|Publication number||US83316 A|
|Publication date||Oct 20, 1868|
|Publication number||US 83316 A, US 83316A, US-A-83316, US83316 A, US83316A|
|Inventors||Thomas L. Bankin|
|Export Citation||BiBTeX, EndNote, RefMan|
|Referenced by (2), Classifications (1)|
|External Links: USPTO, USPTO Assignment, Espacenet|
THOMAS L. RANKIN, OF NEW RICHMOND, OHIO.
Specification forming part of Letters Patent No. 83,316, dated October 20, 1868.
To all zchom it may concern Be it known thatI, THOMAS L. RANKIN, of New Richmond, county of Claremont, and
i. Statefof Ohio, have invented a new and Improved Portable Refrigerating-House; and I hereby declare that the following is a full,
.p clear, and exact descr1ption thereof', reference being had to the accompanying drawings,
making a part of this specification, and the letters of reference marked thereon, in which the same letter represents the same thing in each figure.
Figurelis a top viewof the ice-follower. Fig. 2 is a cross-section of the house. Fig. 3 is a longitudinal section of wiper.
The purpose of my invention is to apply certain of the principles and methods adopted by and patented to Professor Benjamin M. Nyce, in his fruit-preserving houses, to the preservation of meat, fish, and other articles in steamboats, railway-cars, hotels, and dwellin g-houses, without waste of ice, and in a compact and easily-handled form, securing in the same house, for different articles at the same time, great coolness for some and a frozen state for others, at the pleasure of the proprie* tor. I accomplish this bymakin g the house ordinarily about six feet square,of iron or metal on the exterior, and having an inner lining of galvanized iron one foot therefrom, the space between being iilled with cotton or other nonconductor of heat.
For the ice-floor I adopt Professor Nyces iron iloor, inclining toward the center and resting on iron bars. Abovethis ice-floorI place the ice. Immediately above the ice, and in close contact, I place an air-tight wooden follower, lined on the inside with galvanized sheet-iron, and having at the edges, between the iron and wood, an india-rubber lip projecting about an inch beyond the follower all around.
To the top of the follower is tacked, near the edges, a stiff and strong woolen cloth, which is laid up against the sides of the ice-chamber. Upon the follower sawdust is placed, and the edges of the cloth turned down thereon. Attached to the four corners of the follower are ropes, by which it can be removed at will.
a and al represent the outer and inner shells of the house; c2 and a3, the same as to its top 5 b b, the inner galvanizediron linings of the refrigerating-chamber 5 b b', the iron bars that support the ice-iloor5 c c, the ice-floor; c and c', the freezing-pans; d d, the outer and inner doors; c, the ice; f, the galvanized sheet-iron lining of follower h,- g and g', the rubber lips of follower; h, the follower 5 i, the sawdust; lc, the woolen cloth; p, the cold-water pipe zo, the wiper.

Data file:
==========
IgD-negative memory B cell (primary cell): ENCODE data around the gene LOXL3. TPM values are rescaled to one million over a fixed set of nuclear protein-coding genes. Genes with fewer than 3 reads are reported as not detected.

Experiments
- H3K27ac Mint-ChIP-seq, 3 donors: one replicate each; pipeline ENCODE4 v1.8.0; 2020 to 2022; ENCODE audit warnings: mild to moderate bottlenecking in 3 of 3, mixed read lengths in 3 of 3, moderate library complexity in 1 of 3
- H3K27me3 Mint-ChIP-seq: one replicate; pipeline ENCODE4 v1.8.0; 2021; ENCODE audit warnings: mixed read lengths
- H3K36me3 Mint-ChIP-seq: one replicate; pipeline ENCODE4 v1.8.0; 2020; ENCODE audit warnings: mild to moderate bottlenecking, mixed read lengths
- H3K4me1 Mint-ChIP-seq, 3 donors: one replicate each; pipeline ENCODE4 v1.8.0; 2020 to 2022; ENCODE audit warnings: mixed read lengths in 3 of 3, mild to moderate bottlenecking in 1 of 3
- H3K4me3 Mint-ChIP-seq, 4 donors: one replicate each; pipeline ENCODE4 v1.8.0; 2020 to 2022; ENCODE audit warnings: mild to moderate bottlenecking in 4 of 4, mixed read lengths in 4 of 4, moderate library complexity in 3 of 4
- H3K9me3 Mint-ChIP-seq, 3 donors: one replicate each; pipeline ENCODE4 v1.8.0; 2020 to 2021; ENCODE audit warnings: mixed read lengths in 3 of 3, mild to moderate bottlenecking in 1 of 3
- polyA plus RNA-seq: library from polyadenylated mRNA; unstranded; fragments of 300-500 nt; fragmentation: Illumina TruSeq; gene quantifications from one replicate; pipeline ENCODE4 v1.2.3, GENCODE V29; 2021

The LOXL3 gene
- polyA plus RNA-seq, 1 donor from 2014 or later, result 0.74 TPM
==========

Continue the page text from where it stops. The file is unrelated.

The operation of these appliances is as follows: From the ice-covered iron oor cold air is constantly, by natural law, striking down to the bottom of the chamber, whence ,A
the warm air is rising to the ice-hoor to be cooled and returned, thereby producing a temperature of about 340 Fahrenheit in the chamber. All the while moisture is depositing upon the inner surface of the ice-floor, which it is desirable to remove frequently.
When'it is desired to freeze sh, oysters, or other perishable articles, fill pans c c' with ice and salt or choride, and the temperature of the lower part orfloor of the chamber will be quickly reduced below freezing, and that of the whole chamber may be, if it is desired.
Follower h, being directly upon the ice, excludes the air, and prevents any vacuum forming over the ice by following it down as it melts, and the water therefrom passes olf through pipe p.
The cloth la and rubber lips g g prevent any sawdust from reaching the ice or getting into the icechamber when the follower is removed, so that the ice-water drawn from pipe p is perfectly clean and pure, and the ice is economized in its use by being made to do two things at Once-viz., cool or freeze articles to be preserved and supply ice-water for the tablean object of great importance where ice is thirty dollars a ton.
Mounted upon wheels, the house may be readily moved oif and on steamboats and cars.
What I claim, and desire to secure by Let ters Patent, is`
l. Ice-follower h, constructed and operating substantially as and for the purposes described 2,. The combination of ice1ioor c and pans c4 c', operating together for the purposes explained.
8. The combination of ice-hoor c and follower L, operating together substantially as and for the purposes explained.
THOS. L. RANKIN.
S. J. GORDON, GEO. H. COLLINs.
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